Are you finding it difficult to cope with the uncertainty brought about by the pandemic? Well, you are not alone. We tend to fill the void of not knowing what will happen with worry. This creates a downward spiral that is difficult to bear. The good news is that the negative emotions you feel during times of uncertainty are mainly a product of your thoughts (and essentially a valuable one too!). Because uncertainty does not necessarily result in the negative incident you may anticipate. And since you are the creator of the negative thoughts, you can find your way out of it! Here are eight tools to help you regain trust and inner strength.
This year has provided a real challenge for our mental wellbeing. The world has been turned upside down by a virus. As a result, many things around us, at work, in our community, and our lives have changed. If anything, 2020 has made it obvious that nothing in life is ever certain. And while this is not news (after all, nothing in life is ever certain, not even or especially not life itself), we tend to discard this fact.
When we become conscious of an event’s uncertain outcome, we get caught in thinking traps such as catastrophizing, which may lead to negative emotions. This feels as if you lose ground under your feet — you feel vulnerable and unsafe. Yet, there is no reason to think the worst when we don’t know the outcome of an event.
Uncertainty is, in fact, neutral
By definition, uncertainty is a consciously perceived lack of security. It means we are aware that we don’t know how something will turn out. Thereby, we fill the void of the missing certainty with all the negative things that can happen. When, in fact, uncertainty doesn’t mean that something bad is going to happen. It may, but it also may not. So, uncertainty is not a bad thing, it’s a neutral fact. The problem lies in how we judge uncertainty and the negative stories we attach to it.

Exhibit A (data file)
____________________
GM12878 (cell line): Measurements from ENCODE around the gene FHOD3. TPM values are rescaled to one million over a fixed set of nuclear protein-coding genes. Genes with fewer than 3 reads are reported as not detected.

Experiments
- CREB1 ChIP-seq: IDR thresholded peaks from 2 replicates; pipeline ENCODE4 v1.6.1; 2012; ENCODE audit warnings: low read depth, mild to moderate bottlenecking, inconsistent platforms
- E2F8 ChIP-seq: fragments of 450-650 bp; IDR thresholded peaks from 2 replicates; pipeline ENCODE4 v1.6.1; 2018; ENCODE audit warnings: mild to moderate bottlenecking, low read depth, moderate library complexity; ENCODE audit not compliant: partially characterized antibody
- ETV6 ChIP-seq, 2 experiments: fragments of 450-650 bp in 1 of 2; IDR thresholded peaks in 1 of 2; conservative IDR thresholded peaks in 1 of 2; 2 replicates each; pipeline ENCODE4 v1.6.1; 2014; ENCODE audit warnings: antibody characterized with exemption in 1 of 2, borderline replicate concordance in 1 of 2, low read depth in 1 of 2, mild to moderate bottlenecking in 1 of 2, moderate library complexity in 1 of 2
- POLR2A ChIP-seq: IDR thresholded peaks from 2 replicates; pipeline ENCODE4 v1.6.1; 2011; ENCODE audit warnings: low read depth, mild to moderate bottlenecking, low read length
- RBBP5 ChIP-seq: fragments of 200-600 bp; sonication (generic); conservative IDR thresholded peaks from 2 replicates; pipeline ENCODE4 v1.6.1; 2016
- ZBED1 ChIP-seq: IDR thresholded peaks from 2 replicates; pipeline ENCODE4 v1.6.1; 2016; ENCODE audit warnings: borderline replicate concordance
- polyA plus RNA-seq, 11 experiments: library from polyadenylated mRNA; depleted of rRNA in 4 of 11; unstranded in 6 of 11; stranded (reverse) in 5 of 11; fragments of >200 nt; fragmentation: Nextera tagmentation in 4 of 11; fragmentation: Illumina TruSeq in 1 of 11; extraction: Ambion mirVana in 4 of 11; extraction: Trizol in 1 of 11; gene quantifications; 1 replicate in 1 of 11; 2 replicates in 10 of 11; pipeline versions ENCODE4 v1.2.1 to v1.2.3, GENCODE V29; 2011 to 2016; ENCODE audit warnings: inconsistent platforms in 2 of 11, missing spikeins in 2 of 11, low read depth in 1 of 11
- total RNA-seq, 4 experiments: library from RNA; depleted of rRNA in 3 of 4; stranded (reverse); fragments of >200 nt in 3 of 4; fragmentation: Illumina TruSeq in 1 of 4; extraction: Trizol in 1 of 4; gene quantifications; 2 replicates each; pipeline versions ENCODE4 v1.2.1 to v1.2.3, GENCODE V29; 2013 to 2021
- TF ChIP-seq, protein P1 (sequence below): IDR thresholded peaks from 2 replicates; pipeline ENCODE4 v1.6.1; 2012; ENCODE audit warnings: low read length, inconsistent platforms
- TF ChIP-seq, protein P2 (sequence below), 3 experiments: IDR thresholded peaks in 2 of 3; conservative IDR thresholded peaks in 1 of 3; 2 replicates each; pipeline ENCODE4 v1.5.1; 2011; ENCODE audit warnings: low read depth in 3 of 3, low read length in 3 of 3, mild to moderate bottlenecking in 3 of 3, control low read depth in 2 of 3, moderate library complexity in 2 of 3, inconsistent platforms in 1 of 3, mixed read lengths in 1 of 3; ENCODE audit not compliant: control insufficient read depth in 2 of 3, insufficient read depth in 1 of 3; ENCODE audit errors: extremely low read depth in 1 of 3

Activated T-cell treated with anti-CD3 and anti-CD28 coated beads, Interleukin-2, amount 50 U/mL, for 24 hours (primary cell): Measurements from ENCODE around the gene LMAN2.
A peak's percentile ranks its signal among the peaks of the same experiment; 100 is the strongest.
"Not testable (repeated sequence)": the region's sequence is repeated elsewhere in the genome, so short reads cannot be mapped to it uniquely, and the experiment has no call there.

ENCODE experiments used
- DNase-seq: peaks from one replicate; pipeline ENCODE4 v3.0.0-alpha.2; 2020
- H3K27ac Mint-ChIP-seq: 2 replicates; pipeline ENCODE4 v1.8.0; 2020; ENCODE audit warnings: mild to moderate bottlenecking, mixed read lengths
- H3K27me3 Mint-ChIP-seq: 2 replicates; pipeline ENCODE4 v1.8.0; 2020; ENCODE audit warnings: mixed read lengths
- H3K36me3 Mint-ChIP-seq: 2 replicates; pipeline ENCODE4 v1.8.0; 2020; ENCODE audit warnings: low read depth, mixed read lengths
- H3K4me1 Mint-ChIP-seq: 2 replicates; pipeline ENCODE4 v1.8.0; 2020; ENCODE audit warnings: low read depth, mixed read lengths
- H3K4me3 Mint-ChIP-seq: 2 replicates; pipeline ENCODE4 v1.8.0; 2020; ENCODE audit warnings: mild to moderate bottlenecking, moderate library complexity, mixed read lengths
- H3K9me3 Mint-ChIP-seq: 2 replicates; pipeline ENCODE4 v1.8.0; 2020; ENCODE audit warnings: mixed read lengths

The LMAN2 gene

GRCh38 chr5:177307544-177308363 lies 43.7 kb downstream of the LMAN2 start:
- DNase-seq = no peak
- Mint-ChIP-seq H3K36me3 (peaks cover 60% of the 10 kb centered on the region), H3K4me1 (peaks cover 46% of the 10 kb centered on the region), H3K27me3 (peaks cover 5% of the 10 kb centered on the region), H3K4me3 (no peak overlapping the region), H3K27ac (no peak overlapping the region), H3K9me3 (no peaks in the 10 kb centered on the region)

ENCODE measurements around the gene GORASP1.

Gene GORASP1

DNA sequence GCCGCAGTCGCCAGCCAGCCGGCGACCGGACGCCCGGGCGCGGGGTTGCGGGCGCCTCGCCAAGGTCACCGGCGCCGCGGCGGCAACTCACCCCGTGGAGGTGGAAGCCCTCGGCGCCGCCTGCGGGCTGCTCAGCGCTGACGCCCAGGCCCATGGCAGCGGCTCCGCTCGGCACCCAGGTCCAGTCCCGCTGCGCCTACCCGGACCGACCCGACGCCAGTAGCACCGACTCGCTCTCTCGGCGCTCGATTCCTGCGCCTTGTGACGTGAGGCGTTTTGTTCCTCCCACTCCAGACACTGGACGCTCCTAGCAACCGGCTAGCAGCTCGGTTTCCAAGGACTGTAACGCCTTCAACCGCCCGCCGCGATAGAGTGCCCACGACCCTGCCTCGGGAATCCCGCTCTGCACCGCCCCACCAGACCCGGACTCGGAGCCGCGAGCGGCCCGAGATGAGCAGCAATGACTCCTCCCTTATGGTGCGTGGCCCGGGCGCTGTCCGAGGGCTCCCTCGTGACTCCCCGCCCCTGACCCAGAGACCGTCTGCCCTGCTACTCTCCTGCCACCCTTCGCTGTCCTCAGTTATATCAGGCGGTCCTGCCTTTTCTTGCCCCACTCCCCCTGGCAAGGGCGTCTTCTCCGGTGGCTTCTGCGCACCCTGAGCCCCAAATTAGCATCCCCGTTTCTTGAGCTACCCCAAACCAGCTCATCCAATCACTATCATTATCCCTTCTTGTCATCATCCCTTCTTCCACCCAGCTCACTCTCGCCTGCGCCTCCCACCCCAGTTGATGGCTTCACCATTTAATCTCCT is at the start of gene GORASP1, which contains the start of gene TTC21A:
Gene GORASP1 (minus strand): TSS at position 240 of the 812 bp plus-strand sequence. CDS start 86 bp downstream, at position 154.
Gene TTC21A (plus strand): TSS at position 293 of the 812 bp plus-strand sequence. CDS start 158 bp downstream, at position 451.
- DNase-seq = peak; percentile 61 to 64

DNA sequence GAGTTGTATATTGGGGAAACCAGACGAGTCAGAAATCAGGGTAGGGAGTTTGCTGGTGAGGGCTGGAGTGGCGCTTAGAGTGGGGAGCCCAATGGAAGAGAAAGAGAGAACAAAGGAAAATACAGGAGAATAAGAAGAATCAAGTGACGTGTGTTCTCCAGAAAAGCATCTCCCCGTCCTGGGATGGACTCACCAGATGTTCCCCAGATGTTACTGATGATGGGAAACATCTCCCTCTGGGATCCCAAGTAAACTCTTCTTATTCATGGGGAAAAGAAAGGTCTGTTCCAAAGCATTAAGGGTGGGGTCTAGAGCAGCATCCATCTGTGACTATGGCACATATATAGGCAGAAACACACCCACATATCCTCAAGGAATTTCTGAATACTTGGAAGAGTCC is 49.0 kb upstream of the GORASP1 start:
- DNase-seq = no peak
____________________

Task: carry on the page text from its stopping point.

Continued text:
Have you ever been waiting for a friend who was late and your mind went crazy catastrophizing what may have happened? What if they were hit by a car? Or did they fall and break a leg? When it turned out that she just couldn’t find parking.
The benefit of seeing negative consequences
The skill to anticipate negative consequences is a function of our brain which is vital for survival. The oldest part of our brain, the reptilian or primal brain, is in control of our innate and automatic self-preserving behavior patterns. The act of anticipating what could possibly happen ensures our survival and that of our species. What an amazing and important quality!
However, it doesn’t serve us when we use it to catastrophize during times of uncertainty. So how can you win a game when so much control is lost on the outside? By concentrating on the inner arena and regaining trust.
8 simple and effective tools to regain trust
The good news is that you’re only one step away from changing how you feel! Here are eight useful positive psychology and coaching tools to get out of feeling vulnerable and back into strength and trust.
1. Reality check – chose which train you’re boarding
You know now that your brain can go wild and come up with horrendous stories of what could happen. And that this is in fact a self-preserving tool. Since you are in charge of your thoughts, you don’t have to believe everything you think. So, step back, observe and subject your thoughts to a reality check. Ask yourself: how else could I be thinking?
What if your friend who is late for a coffee has met the man of her dreams! Or what if she is late because she took part in a TV street quiz and has won money!
By observing your thoughts, you can become aware of unnecessary catastrophizing. Imagine every thought is a train. It’s your decision which train you are getting on! And once you realize you are going in the wrong direction: change trains. It’s as simple as that because you are the one who thinks your thoughts! Meditating regularly, for instance with an app such as Synctuition, also helps to become more aware of your thoughts.
2. Change your perspective
This is a very quick and easy way to get out of a negative train of thought. On a piece of paper, draw a vertical line in the middle. On the left, write down everything which you perceive as negative or threatening. All the things you cannot change and that bother or scare you. Once you’re finished, write down all the good things in the right column. Note everything you are in charge of, everything you can change. What do you notice? How are you feeling now?
3. Choose a supportive environment